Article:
As I watched, I was reminded once again how dance is really another language. How could Courchel remember this precise 30-minute sequence of movements if he does not see meaning and syntax in them? I have some half-formed ideas of the “meaning” of this piece, but I will instead focus on how I was entranced for the entire show, which passed so very quickly.

This is a free show, one of several that Dancing on the Edge puts on, along with various ticketed performances. Take a look:

Reviews: Misfit Blues and Weaver Woman (Dancing on the Edge Festival, until July 11)

Dancing on the Edge Festival focuses on varied and innovative dance performances. You are sure to see something challenging and different, no matter which of the many shows you pick.

Misfit Blues and Weaver Woman could not be more different, but they both demonstrated excellent performances.

Misfit Blues, developed by Paul-Andre Fortier, is minimalist. It includes theatrical elements that reminded me of a Samuel Beckett play. The movements are geometric, angular, and spare. The color palette is also minimal, solid colors in neutral tones. Often there is no soundtrack, but when there is, it’s an electronic drone. The man and woman dancers, enact various phases of a relationship, have a universal quality

Credit Xavier Curnillon

Weaver Woman, based on a traditional folktale found throughout Asia and presented with Chinese and Japanese and Korean elements, is a visual and aural extravaganza, combining traditional Chinese and Western instruments, beautiful costumes, and projected visuals. “A woman in a window, some stars, the rain and a man crossing a river…” The storyline is clearly spoken. An abstract sculpture hangs from the ceiling, and as the evening progresses, various colors and abstract Asian-language characters are projected on it. The music is soulful and evocative.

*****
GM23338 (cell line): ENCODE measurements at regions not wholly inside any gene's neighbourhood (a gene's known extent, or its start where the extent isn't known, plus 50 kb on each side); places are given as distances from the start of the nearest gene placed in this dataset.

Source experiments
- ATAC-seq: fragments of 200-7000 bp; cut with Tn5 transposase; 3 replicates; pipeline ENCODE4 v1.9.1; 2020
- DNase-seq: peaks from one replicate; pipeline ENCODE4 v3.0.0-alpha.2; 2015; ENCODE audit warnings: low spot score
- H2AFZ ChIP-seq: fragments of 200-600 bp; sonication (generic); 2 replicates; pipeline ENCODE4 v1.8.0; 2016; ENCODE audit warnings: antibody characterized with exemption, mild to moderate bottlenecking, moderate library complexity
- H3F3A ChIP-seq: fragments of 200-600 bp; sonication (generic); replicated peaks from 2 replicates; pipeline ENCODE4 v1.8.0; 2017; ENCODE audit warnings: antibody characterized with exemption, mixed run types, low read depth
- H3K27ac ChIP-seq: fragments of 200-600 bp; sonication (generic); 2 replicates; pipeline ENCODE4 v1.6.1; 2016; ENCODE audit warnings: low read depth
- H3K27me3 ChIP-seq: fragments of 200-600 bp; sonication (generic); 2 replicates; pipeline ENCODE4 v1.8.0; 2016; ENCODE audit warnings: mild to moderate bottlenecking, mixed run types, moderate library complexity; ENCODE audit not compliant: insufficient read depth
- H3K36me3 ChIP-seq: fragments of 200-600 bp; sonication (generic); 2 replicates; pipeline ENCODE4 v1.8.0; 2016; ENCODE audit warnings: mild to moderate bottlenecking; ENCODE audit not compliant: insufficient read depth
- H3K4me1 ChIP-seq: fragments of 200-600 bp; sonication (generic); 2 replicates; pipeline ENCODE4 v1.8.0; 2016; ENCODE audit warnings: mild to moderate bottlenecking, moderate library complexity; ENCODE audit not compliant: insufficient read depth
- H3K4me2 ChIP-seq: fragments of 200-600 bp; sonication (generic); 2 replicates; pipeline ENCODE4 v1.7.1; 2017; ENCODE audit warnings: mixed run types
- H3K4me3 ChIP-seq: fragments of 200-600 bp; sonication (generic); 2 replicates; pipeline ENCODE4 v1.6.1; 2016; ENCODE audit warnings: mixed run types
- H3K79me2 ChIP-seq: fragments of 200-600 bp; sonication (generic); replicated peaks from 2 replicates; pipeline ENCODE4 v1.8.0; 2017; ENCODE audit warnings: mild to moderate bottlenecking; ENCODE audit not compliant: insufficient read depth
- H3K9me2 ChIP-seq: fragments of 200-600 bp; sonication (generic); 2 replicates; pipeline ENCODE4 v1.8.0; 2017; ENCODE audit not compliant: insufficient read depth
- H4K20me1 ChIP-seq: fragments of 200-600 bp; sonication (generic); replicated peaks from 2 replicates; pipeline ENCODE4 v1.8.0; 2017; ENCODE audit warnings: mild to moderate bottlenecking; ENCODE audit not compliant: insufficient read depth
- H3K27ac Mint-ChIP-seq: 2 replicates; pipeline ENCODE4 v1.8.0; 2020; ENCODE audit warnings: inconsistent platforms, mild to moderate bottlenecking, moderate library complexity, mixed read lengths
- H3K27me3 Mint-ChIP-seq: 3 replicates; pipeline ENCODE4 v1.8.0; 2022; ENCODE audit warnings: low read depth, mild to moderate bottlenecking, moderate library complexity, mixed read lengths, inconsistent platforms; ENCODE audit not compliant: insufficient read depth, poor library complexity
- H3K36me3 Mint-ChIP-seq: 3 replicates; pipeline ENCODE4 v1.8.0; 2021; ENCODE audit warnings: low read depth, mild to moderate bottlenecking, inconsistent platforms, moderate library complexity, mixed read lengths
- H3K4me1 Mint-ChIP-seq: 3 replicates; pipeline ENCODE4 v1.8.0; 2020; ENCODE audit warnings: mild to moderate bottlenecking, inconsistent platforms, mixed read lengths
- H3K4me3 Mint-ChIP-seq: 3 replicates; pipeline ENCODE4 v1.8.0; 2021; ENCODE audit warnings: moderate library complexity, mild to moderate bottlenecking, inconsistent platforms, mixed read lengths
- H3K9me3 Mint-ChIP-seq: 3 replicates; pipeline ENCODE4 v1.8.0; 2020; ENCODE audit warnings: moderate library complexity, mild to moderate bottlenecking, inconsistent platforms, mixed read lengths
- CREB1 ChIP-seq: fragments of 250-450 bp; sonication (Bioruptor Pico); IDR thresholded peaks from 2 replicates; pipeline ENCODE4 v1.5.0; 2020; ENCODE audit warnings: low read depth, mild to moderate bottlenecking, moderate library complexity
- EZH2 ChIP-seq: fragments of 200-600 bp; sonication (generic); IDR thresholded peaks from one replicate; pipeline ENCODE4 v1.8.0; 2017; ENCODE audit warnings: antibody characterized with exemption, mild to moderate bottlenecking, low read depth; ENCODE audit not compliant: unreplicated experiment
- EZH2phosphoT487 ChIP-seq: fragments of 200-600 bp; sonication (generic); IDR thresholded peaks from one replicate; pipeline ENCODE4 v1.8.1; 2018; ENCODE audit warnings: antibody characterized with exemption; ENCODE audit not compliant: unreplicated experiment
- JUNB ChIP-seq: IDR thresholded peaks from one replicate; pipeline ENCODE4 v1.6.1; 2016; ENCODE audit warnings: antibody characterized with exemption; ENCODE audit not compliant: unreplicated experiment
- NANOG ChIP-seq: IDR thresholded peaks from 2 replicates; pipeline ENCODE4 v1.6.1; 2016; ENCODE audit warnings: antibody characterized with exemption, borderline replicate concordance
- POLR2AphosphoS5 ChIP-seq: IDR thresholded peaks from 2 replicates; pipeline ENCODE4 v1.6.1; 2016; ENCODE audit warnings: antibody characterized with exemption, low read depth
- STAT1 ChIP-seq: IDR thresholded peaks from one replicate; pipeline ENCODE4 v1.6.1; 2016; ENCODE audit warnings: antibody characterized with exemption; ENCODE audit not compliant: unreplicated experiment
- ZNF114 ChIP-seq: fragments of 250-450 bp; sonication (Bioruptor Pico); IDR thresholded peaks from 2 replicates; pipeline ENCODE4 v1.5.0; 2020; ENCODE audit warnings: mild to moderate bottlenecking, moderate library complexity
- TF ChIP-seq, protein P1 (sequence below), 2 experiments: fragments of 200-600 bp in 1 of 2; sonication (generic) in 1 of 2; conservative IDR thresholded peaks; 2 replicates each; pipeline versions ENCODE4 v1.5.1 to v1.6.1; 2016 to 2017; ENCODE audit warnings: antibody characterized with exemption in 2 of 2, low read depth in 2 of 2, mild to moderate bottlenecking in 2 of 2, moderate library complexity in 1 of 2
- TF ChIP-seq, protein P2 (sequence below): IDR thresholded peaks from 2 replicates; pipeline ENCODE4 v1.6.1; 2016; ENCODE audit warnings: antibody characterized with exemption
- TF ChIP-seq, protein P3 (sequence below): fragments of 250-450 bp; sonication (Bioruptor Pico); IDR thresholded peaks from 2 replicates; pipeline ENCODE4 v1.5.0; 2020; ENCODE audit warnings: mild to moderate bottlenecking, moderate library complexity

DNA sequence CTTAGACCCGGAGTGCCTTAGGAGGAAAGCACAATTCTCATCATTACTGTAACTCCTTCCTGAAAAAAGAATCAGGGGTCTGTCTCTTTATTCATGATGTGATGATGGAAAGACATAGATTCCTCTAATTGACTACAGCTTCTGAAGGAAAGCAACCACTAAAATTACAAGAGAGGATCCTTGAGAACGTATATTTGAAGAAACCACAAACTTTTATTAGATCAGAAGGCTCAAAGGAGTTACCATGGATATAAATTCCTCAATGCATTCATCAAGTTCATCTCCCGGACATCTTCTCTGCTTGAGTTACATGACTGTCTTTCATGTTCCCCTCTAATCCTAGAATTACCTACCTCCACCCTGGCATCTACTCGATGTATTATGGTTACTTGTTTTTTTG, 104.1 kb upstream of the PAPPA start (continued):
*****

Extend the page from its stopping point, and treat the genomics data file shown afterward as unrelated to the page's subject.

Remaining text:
Credit Trevan Wong

These are just two of the many performances in this year’s festival. The programme is broad and exciting. Take a look!

Review: The School for Scandal (until July 5 at CBC 700)


With Bard on the Beach, Vancouverites are accustomed to seeing Shakespeare plays cast in a new place and time that Shakespeare himself could not have imagined. Why shouldn’t the same be done with other plays?

Richard Brinsley Sheridan’s 1777 play, The School for Scandal, has been adapted for a new time and place by playwright Matthew Willis, keeping the vast majority of the dialogue (lightly updated) and almost all of the storylines. The place is Vancouver, and the time is approximately now. The production is by NOW! Theatre and the Quimera Theatre Collective.

Miss Sneerwell is now the proprietor of a Yaletown yoga studio, which, at her encouragement, is filled with treacherous gossips. They, like many people today, are consumed with the pursuit of money and self-indulgence. I had read this play aeons ago in school, but you might like to read the Wikipedia synopsis in advance, despite the spoilers, so you can better follow the action.

These events are no less real than a “Real Housewives of Vancouver” episode (my guess, as I’ve never seen one).

In discussion with a fellow attendee, we talked about how current production standards oriented to a short attention span tend to work against any sort of elaborate setup. We want things to happen–now. Spending more than an hour introducing the characters and the basic intrigues may feel too laborious to some, although absolutely expected in 1777. But the action picks up in the second half, as the spun intrigues start to unravel.

The use of possibly feigned love (romantic or familial) as a means to obtain fortune is a long-enduring theme probably older than Homo sapiens. Gossip and backbiting are scarcely new either. In that sense, the juxtaposition of an 18th-century story with contemporary staging works. The part that did not feel quite at ease about this transition was that 18th-century upper-class English society involved significantly more formality than typical Vancouverites demonstrate.

Truthfully, few Vancouverites are as funny as this group, either. The portrayals of hipster poets transfer very well. The yoga and yoga instruction is done terrifically well, and is almost like a dance performance. There are some disguises that seem outlandish, but this play was never meant to be starkly realistic, even in 1777.

Perhaps we all have some anxiety about humor. As stated by Verjuice Sneerwell, “It is impossible to be witty without a little ill-nature.” There’s not a single character who can be seen as honorable in general, although there are a few honorable moments.

With simple sets, the different locales in the play are portrayed very well. The fashion choices are perfect. Come to this play prepared to enjoy a drink and allow the tale to unfold at its leisurely pace.